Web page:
It looks like the world is definitely ready to hear more of what this morena beauty has to say. ICYDK, Ayn is one of the Top 100 delegates vying for the Miss Universe Philippines crown this year, and if she wins, she’ll be representing the country in the 70th Miss Universe competition.
With over 104.3k followers on TikTok, 63k followers on Twitter, and 25.2k followers on Instagram, Dora Dorado initially didn't expect to build a career on social media. When he first joined TikTok in 2019, he shared that it was just for fun. Fast forward to August 2020, what started out as dance videos eventually branched out to *viral* socio-political commentaries ranging from consent, to mass testing, voter registration, and more. "Nung time na 'yun, it was more of I had feelings I wanna share. The people responded [to] it, and a lot of people resonated din with what I was saying," he mentioned.
Dora told Cosmo that creating content is something he enjoys because he gets to put his own character and humor to it. When it comes to tackling social issues, he makes sure to include mainstream media and feature Philippine pop culture to make his videos more relatable. For Dora, it's always important to take into account what the audience is saying.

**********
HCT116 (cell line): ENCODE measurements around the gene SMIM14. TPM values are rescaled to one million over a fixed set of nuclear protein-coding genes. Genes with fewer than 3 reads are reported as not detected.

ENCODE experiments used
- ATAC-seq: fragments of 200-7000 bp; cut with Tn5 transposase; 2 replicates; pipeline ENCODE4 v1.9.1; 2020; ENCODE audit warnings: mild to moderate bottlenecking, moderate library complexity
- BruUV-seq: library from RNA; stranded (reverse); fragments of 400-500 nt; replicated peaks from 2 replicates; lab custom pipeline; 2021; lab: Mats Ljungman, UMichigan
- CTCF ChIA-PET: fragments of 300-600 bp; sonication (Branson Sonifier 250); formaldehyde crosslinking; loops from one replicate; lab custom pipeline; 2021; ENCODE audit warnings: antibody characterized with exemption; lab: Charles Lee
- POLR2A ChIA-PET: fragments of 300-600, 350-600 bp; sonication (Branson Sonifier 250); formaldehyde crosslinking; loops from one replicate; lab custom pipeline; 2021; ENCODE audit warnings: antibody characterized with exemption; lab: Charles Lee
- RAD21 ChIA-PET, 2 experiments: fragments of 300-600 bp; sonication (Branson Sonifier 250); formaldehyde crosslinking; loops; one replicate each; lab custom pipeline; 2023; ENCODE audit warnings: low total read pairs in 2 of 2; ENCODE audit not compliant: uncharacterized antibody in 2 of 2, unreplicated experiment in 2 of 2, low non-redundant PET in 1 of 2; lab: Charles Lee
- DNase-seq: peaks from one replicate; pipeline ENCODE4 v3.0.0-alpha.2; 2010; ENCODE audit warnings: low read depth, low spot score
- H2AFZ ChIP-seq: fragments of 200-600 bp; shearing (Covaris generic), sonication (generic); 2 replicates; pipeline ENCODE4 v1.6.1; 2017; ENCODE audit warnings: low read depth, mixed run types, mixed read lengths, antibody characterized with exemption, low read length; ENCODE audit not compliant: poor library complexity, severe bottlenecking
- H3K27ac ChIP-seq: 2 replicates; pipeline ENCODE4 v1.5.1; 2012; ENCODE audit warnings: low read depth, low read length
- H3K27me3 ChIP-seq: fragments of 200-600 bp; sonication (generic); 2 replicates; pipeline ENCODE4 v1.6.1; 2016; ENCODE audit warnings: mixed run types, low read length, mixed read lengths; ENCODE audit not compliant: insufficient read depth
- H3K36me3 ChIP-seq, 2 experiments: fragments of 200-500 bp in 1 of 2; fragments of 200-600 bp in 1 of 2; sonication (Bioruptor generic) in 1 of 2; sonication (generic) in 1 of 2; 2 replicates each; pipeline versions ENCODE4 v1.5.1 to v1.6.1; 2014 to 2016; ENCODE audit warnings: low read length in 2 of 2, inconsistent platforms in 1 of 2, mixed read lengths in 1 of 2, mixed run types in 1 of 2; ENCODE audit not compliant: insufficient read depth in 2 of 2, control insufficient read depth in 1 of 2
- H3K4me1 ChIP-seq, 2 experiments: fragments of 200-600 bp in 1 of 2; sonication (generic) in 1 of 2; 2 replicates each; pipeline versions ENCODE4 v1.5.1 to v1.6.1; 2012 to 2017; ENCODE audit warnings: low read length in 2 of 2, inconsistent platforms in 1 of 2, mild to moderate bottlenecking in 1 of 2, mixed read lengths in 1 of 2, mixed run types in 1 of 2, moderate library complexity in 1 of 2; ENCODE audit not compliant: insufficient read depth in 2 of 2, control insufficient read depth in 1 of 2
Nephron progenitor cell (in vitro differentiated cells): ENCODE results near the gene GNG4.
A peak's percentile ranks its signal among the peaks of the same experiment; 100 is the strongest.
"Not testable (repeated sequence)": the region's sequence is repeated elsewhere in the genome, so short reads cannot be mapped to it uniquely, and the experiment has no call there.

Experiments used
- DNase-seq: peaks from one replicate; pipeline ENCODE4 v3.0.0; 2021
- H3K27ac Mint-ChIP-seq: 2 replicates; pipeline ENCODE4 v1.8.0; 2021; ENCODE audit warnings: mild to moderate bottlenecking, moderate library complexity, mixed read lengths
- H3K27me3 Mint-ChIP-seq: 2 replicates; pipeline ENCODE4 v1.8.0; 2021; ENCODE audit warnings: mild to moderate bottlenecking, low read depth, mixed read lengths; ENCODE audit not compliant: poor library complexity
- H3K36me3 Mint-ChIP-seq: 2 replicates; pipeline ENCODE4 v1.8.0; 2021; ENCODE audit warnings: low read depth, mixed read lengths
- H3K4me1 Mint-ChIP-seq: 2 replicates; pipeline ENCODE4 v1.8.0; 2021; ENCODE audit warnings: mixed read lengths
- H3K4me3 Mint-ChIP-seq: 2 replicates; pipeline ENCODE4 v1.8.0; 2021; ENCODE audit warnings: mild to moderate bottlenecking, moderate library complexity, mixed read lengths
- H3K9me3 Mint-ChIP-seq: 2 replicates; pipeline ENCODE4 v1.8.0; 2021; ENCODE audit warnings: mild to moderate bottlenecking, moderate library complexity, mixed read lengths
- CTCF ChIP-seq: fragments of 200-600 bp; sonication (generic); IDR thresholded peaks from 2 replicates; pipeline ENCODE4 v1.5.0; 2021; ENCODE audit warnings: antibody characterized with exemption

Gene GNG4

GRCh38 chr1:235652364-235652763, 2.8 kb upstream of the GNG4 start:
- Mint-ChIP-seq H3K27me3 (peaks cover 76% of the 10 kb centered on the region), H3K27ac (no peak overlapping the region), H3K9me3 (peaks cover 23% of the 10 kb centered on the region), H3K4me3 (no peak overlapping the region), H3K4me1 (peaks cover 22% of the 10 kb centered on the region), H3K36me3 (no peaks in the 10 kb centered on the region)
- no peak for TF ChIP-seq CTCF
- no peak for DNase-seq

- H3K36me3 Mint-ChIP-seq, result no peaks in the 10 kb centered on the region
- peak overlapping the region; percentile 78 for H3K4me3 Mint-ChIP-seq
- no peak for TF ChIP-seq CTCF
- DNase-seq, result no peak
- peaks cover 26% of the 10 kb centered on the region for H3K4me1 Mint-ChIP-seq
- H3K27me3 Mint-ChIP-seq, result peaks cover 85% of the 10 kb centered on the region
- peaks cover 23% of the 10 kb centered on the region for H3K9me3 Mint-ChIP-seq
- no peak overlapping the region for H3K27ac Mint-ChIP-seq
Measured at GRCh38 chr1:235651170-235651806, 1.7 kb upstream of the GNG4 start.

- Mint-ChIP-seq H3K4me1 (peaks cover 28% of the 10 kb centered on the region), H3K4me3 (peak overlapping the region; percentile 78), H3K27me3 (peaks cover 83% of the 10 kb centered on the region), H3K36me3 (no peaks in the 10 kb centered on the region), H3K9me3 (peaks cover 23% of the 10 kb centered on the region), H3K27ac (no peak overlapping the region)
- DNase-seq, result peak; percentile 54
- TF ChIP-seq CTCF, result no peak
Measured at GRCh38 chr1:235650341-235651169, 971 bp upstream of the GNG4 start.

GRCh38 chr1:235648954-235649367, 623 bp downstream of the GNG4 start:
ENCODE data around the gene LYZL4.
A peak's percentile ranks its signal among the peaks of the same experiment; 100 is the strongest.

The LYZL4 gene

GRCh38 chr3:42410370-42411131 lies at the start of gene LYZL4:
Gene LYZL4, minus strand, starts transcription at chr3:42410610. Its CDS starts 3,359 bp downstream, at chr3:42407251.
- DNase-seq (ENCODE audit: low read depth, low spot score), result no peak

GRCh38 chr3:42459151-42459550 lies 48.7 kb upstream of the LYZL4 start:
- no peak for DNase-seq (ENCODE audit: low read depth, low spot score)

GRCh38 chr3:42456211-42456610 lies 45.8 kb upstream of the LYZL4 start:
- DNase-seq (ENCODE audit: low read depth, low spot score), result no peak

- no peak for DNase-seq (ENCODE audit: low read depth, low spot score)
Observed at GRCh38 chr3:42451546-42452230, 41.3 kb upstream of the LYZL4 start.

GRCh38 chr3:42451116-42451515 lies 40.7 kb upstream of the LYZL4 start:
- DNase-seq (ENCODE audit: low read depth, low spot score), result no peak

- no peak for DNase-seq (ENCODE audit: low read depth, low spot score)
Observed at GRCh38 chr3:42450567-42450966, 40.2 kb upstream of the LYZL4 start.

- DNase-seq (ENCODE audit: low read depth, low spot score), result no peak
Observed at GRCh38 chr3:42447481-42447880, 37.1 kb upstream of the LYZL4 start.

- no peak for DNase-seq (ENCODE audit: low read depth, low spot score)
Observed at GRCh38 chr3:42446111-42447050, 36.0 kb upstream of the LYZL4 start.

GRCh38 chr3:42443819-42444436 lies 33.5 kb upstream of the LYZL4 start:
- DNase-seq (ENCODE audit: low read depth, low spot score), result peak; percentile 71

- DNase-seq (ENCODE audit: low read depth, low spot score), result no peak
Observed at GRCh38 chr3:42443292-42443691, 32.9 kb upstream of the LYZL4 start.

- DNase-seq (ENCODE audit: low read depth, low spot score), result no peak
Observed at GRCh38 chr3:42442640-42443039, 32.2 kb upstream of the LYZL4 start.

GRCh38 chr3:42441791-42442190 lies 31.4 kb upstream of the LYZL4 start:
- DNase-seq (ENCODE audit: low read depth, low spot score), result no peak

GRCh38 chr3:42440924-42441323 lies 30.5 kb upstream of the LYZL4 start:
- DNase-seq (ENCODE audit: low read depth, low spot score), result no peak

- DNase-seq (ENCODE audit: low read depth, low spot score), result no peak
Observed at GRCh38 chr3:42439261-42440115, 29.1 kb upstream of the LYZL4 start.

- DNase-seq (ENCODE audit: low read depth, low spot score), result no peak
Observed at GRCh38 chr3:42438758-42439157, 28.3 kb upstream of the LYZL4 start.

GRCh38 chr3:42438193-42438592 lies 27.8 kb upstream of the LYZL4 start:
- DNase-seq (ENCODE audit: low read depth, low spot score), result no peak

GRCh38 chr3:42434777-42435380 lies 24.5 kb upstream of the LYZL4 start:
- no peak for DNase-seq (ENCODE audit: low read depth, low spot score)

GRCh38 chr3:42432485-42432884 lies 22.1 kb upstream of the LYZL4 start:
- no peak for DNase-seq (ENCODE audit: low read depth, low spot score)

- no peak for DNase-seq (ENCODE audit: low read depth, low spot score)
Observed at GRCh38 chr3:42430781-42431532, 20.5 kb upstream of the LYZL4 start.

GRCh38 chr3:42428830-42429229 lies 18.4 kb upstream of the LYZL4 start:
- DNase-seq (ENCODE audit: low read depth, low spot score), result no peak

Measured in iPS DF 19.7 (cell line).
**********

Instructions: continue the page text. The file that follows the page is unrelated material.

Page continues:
Currently, Dora is a host on Magic 89.9 and is also pursuing post-grad studies at the Ateneo Law School. According to Dora, "With all the stuff I've said on social media, at the end of the day, I'm just still a regular citizen. Me going to law school, getting that degree, and becoming an attorney will put more power into my hands, more power into my words. It will give me the hardware I need to create more substantial opinions on social issues, na alam ko na talaga yung sinasabi ko."